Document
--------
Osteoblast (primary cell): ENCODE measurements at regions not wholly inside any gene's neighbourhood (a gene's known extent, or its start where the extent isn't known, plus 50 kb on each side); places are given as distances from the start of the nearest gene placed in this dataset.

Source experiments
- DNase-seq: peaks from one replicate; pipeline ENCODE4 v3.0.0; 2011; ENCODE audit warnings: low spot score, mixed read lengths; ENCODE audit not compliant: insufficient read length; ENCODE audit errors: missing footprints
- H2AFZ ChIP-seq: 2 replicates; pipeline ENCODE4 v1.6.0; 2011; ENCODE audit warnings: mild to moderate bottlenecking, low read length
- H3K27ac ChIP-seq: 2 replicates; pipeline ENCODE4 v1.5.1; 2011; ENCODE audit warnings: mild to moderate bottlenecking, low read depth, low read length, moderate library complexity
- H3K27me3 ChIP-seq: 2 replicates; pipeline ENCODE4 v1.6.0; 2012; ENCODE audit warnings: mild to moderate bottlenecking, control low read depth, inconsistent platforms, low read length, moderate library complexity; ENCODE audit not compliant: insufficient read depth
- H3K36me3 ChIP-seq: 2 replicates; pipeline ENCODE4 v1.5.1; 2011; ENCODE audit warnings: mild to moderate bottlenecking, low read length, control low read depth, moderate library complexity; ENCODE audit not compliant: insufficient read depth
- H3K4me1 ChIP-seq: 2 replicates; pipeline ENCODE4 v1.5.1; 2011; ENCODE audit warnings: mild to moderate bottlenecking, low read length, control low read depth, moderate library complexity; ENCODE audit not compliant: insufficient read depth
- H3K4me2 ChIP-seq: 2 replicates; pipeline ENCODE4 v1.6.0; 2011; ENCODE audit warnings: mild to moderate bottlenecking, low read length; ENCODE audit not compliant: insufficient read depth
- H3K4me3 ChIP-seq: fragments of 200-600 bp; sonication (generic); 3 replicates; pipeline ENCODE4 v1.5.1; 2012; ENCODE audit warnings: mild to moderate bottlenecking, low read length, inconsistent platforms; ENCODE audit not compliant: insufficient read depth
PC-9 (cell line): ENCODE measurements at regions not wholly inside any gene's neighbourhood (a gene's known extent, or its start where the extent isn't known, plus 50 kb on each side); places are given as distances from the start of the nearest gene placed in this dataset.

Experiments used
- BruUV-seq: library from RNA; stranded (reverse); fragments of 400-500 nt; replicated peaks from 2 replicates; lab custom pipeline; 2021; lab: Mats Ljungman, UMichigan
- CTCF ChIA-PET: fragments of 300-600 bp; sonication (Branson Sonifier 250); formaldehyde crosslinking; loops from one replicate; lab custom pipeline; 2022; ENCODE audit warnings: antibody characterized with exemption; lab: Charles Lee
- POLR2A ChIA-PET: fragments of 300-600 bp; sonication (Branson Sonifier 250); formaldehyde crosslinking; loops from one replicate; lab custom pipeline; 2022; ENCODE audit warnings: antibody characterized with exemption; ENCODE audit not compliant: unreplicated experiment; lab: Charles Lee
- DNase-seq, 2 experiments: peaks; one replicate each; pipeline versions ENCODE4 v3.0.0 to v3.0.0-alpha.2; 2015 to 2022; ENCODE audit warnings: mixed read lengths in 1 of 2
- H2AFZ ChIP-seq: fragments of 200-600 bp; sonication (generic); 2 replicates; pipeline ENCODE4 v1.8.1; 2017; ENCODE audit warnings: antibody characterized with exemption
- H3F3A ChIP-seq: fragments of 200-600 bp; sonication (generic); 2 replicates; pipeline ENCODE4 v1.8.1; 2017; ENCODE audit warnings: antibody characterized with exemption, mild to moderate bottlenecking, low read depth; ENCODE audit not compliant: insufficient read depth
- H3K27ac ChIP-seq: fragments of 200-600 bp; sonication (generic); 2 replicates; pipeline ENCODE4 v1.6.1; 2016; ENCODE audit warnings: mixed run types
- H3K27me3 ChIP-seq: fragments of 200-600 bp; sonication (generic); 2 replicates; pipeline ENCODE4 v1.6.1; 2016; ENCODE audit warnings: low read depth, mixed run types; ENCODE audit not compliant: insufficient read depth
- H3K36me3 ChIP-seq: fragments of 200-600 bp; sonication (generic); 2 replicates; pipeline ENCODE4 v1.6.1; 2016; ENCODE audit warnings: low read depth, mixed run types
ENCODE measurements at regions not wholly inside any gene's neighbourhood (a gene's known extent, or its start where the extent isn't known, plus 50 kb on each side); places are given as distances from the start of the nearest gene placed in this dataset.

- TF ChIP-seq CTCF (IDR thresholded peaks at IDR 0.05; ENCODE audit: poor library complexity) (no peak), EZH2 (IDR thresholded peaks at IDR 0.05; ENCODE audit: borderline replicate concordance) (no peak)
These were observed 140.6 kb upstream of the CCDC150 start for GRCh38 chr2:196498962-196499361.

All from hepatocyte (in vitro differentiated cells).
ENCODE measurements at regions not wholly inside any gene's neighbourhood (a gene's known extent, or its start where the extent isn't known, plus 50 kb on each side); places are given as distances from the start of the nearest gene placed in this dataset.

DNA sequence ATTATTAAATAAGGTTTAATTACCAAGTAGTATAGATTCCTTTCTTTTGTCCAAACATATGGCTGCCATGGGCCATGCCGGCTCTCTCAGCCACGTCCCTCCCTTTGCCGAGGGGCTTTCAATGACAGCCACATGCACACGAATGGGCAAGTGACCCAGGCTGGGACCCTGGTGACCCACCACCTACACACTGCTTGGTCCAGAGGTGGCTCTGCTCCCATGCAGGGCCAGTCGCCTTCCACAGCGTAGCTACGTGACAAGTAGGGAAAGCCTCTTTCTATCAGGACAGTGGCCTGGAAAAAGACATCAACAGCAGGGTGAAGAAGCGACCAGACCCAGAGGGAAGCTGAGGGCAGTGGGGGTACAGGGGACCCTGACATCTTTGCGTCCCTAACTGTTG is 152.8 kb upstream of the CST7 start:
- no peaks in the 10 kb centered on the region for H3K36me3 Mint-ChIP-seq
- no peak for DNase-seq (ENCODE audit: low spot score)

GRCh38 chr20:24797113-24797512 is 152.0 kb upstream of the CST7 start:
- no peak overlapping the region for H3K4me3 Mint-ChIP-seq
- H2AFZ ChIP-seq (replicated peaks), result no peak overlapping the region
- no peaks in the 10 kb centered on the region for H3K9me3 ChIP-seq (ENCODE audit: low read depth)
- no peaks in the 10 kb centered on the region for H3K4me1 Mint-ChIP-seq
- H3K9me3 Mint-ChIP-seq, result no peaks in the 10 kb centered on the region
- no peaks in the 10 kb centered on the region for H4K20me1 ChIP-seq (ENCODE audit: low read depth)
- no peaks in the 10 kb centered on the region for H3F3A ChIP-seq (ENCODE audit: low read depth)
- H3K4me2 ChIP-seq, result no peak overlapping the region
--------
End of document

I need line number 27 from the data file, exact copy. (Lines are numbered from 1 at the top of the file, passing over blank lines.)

DNA sequence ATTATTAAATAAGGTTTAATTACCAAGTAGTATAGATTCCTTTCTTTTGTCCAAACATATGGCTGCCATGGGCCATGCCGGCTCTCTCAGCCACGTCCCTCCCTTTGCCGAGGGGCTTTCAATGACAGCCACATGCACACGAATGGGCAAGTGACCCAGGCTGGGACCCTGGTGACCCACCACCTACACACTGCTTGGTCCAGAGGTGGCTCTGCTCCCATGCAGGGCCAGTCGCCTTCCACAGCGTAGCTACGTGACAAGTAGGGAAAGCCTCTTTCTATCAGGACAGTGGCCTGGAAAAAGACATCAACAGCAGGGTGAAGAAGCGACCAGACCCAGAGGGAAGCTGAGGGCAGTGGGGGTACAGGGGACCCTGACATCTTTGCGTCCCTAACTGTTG is 152.8 kb upstream of the CST7 start: